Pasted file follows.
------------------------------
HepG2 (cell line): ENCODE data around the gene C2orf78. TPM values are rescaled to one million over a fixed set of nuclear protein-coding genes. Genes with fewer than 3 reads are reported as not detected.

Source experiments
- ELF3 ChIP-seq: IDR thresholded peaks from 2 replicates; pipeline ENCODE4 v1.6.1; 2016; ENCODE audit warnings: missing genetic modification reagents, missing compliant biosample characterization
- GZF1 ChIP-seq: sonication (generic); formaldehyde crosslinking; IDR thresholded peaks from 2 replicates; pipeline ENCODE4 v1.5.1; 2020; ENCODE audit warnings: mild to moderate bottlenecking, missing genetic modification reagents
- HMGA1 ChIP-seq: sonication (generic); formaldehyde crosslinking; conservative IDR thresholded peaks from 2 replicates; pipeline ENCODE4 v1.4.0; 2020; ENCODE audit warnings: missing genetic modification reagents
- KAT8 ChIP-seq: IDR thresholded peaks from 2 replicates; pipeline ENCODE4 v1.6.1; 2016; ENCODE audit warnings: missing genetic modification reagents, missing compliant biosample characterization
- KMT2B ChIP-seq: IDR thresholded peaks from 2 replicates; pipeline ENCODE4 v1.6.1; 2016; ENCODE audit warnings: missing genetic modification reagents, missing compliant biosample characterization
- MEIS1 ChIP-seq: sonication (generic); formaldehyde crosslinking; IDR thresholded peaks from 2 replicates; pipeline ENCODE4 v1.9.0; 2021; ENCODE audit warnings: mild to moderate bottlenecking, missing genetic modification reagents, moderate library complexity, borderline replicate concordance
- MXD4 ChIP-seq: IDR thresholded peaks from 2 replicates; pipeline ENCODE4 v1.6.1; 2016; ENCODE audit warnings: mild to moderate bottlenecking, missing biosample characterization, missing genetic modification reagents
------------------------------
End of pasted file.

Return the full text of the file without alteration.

HepG2 (cell line): ENCODE data around the gene C2orf78. TPM values are rescaled to one million over a fixed set of nuclear protein-coding genes. Genes with fewer than 3 reads are reported as not detected.

Source experiments
- ELF3 ChIP-seq: IDR thresholded peaks from 2 replicates; pipeline ENCODE4 v1.6.1; 2016; ENCODE audit warnings: missing genetic modification reagents, missing compliant biosample characterization
- GZF1 ChIP-seq: sonication (generic); formaldehyde crosslinking; IDR thresholded peaks from 2 replicates; pipeline ENCODE4 v1.5.1; 2020; ENCODE audit warnings: mild to moderate bottlenecking, missing genetic modification reagents
- HMGA1 ChIP-seq: sonication (generic); formaldehyde crosslinking; conservative IDR thresholded peaks from 2 replicates; pipeline ENCODE4 v1.4.0; 2020; ENCODE audit warnings: missing genetic modification reagents
- KAT8 ChIP-seq: IDR thresholded peaks from 2 replicates; pipeline ENCODE4 v1.6.1; 2016; ENCODE audit warnings: missing genetic modification reagents, missing compliant biosample characterization
- KMT2B ChIP-seq: IDR thresholded peaks from 2 replicates; pipeline ENCODE4 v1.6.1; 2016; ENCODE audit warnings: missing genetic modification reagents, missing compliant biosample characterization
- MEIS1 ChIP-seq: sonication (generic); formaldehyde crosslinking; IDR thresholded peaks from 2 replicates; pipeline ENCODE4 v1.9.0; 2021; ENCODE audit warnings: mild to moderate bottlenecking, missing genetic modification reagents, moderate library complexity, borderline replicate concordance
- MXD4 ChIP-seq: IDR thresholded peaks from 2 replicates; pipeline ENCODE4 v1.6.1; 2016; ENCODE audit warnings: mild to moderate bottlenecking, missing biosample characterization, missing genetic modification reagents